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CHS Advances To Regionals

School’s thespians win the VHSL One-Act Play District Competition.

We are the Champions: Chantilly High’s victorious thespians rejoice after winning the VHSL One-Act Play District Competition.

We are the Champions: Chantilly High’s victorious thespians rejoice after winning the VHSL One-Act Play District Competition. Photo Courtesy of Kelly Johnson

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Nicole Paladeau receives her Outstanding Actress award from the event host.

— Chantilly High’s Theater Department is on a roll; it captured first place in last week’s VHSL One-Act Play District Competition and is now headed to regionals.

The school’s theater director, Ed Monk, wrote and directed Chantilly’s entry, “At the Bottom of Lake Missoula,” and seniors Nicole Paladeau and Matt Calvert both received Outstanding Acting awards. The drama has a cast and crew of 40.

“It’s about a college girl whose family is killed in a tornado, what happens to her afterward and how she learns to cope with the tragedy,” said Monk. He’s more known for his comedies, and this is only the second drama he’s written. “It has a large cast and I had so many talented kids that it’s the only play I had that could fit them all,” he said.

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Matt Calvert receives the Outstanding Actor award from the district competition host.

The competition was held Monday, Jan. 28, at Herndon High, with Chantilly’s play beating Westfield’s, Robinson’s and Oakton’s. Both Chantilly and Oakton, which finished second, advanced to regionals, which will be held Feb. 16 at Lake Braddock against seven other schools in the Northern Region.

In the play, Paladeau portrayed the girl and Calvert played a boy she meets at college. “I think they deserved to win their awards,” said Monk. “They both did a really good job — especially Nicole, because it’s a really difficult role to play. She had to go through so many emotions.”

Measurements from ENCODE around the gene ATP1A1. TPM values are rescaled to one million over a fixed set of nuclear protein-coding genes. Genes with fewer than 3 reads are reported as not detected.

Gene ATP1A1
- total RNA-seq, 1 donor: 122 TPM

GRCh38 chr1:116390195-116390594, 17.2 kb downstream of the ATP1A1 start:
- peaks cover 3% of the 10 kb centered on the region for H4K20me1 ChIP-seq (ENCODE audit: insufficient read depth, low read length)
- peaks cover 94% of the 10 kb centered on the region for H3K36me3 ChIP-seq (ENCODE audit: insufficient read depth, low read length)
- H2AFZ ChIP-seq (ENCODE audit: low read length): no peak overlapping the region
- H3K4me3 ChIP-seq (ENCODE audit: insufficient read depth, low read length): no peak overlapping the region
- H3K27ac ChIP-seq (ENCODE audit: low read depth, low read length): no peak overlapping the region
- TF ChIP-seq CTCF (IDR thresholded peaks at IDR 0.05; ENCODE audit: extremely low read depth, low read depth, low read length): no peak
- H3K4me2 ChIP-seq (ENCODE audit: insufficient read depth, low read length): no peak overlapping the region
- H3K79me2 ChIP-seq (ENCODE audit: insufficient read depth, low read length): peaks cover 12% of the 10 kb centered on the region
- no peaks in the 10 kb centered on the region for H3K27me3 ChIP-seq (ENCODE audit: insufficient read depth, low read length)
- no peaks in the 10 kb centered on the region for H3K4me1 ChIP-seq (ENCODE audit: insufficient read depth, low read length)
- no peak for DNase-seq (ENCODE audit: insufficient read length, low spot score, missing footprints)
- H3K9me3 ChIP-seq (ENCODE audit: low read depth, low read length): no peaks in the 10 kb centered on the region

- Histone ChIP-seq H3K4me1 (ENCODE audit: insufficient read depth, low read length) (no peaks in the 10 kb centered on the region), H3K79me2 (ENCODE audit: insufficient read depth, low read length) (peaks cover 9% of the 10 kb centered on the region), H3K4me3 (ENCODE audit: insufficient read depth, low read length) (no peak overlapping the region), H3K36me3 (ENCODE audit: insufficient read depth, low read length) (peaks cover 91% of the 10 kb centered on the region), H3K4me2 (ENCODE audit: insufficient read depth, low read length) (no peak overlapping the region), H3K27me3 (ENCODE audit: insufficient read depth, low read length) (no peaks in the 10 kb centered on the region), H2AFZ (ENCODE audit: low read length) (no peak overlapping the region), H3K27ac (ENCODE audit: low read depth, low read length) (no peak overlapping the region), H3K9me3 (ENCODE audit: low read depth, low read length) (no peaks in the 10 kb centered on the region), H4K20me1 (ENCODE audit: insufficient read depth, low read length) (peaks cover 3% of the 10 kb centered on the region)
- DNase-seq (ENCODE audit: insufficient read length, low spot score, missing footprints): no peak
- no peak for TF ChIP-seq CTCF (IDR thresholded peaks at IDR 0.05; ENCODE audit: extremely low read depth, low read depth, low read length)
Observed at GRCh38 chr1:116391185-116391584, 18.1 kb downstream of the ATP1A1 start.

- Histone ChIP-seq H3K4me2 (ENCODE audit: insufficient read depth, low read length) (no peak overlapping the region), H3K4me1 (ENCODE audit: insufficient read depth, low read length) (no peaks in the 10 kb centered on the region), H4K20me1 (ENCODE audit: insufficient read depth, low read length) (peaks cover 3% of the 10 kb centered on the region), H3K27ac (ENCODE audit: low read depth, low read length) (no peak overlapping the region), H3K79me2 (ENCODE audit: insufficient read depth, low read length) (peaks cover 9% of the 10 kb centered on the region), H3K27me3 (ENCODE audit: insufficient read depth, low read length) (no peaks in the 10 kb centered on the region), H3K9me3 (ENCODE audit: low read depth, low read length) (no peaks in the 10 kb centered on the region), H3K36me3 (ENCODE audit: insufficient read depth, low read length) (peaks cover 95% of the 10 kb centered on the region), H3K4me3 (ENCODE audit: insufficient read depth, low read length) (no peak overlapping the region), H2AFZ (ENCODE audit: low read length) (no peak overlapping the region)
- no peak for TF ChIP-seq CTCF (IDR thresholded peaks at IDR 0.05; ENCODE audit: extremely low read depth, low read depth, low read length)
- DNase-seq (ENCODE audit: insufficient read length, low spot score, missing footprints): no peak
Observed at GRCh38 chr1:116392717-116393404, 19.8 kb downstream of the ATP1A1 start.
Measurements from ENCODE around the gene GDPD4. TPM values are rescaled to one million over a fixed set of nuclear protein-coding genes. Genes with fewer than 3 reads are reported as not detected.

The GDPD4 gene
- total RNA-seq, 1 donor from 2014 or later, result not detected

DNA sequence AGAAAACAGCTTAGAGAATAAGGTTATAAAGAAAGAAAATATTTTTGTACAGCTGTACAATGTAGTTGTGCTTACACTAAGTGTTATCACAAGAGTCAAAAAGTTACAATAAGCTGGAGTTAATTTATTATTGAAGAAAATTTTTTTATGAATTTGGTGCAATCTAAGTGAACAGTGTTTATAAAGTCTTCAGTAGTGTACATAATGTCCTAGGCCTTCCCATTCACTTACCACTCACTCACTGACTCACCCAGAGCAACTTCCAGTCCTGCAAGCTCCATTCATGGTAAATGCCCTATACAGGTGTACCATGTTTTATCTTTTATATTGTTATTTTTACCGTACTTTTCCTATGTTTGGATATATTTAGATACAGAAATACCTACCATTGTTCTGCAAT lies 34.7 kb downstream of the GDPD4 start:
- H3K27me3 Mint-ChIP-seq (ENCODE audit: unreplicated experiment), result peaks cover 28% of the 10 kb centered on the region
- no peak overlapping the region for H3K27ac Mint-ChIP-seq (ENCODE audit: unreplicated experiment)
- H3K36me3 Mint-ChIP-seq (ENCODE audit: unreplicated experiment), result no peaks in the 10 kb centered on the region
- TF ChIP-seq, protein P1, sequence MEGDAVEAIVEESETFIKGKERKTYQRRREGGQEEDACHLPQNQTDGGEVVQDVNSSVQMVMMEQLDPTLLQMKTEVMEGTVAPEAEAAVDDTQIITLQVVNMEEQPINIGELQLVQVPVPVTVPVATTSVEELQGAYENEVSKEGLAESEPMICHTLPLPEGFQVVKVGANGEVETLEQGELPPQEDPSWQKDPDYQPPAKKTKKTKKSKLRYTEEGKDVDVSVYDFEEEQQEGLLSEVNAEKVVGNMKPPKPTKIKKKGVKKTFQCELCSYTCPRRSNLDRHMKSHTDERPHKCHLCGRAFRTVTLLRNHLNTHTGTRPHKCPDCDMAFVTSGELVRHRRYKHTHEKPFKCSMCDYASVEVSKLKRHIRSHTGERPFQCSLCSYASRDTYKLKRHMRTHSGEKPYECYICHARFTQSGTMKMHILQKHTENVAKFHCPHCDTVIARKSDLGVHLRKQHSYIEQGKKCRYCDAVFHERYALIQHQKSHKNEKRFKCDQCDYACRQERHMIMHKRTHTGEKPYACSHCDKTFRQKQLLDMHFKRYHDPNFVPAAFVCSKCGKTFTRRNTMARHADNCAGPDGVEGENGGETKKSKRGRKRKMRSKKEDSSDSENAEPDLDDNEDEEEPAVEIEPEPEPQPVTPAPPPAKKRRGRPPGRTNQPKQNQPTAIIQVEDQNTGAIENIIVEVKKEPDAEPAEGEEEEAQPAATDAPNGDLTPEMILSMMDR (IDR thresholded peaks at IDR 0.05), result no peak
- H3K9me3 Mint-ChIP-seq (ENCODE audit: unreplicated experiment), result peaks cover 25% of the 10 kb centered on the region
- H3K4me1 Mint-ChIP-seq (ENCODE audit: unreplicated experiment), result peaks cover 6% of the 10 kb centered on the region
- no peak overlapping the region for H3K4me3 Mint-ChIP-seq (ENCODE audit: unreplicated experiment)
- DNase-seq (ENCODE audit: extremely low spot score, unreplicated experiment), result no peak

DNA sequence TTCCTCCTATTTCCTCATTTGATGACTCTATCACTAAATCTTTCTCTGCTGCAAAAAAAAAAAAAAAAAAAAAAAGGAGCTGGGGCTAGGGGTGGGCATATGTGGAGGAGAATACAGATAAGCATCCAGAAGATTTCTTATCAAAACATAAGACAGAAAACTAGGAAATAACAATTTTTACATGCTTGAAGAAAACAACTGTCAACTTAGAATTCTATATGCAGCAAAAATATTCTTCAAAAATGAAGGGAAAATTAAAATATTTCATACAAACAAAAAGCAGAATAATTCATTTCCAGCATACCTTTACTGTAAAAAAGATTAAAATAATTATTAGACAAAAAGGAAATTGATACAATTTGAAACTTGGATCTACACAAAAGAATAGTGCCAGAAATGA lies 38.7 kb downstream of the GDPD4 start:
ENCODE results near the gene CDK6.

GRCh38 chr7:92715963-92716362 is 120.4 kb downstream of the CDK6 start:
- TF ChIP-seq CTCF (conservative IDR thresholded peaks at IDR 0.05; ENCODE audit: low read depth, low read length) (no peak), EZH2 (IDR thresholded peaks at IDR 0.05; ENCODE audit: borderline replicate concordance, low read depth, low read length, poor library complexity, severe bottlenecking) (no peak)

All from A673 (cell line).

Regarding Chantilly’s victory, he said, “You can never be sure what the judges will do. You just hope the kids will give their best performance, and that’s what they did. The judges complimented them about how involved they were in the story and in their parts. They also noted how well the members of the ensemble worked together, so I was glad to hear that.”

Paladeau was excited about Chantilly’s first-place finish because “we worked really hard on this play to make Mr. Monk proud. This is his show and he wrote it, and I was just happy we could perform it our best for him and show it to everyone else.” It’s her first acting award so, she said, “I was shocked to receive it. But I was happy because it validated our hard work.”

Her character, Pam, is a college sophomore dealing with the aftermath of her family tragedy. “For most of the play, she’s in shock and shuts the world out,” said Paladeau. “She has all this emotion inside her, but doesn’t spill her guts until toward the end of the play.”

Paladeau really enjoyed her role. “I’ve never gotten to play something that intense before and I love dramatic acting,” she said. “I really got into it, and it was cool to work on something that I’ve never done before and explore those kinds of emotions.”

But she attributes the play’s success at the district competition to more than the acting. “I think the writing was so cool, and the staging and lighting was different,” said Paladeau. “And it was written so beautifully that I think it really captured the judges’ attention.”

Calvert said it felt great to win the competition. “Every time we go to one, we never know how we’ll do,” he said. “But this is the third year in a row, that I know of, that we’ve come in first in districts. Our play is an absurdist-theater piece, very dramatic, with a strange and interesting stage set-up. Besides the actors, there are about 20 people behind six or seven panels, and they provide ambience and percussion sounds throughout the entire show.”

His character, Jim, attends college with Pam. “He’s your average nice guy, friendly and easygoing,” said Calvert. “He’s never had to face hardships. He gets assigned Pam as a lab partner, and he can usually make people feel better by telling a joke or talking to them. But in her situation, he can’t do that. So he has absolutely no idea what to do or say to help her.”

Calvert said his role is, by far, the hardest he’s ever had to play. “I had to really dig deep inside myself to see how I’d, personally, feel about dealing with someone whose entire family was killed,” he said. So he’s pleased with his acting award because “many hours were spent trying to perfect this character. And it feels really good — for both Nicole and I — that all our hard work paid off.”

As for how Chantilly will do at regionals, Calvert said, “It really depends on what the judges think and what other shows are being performed. But I think we’ll do really well because we all really care about this show and we love doing it.”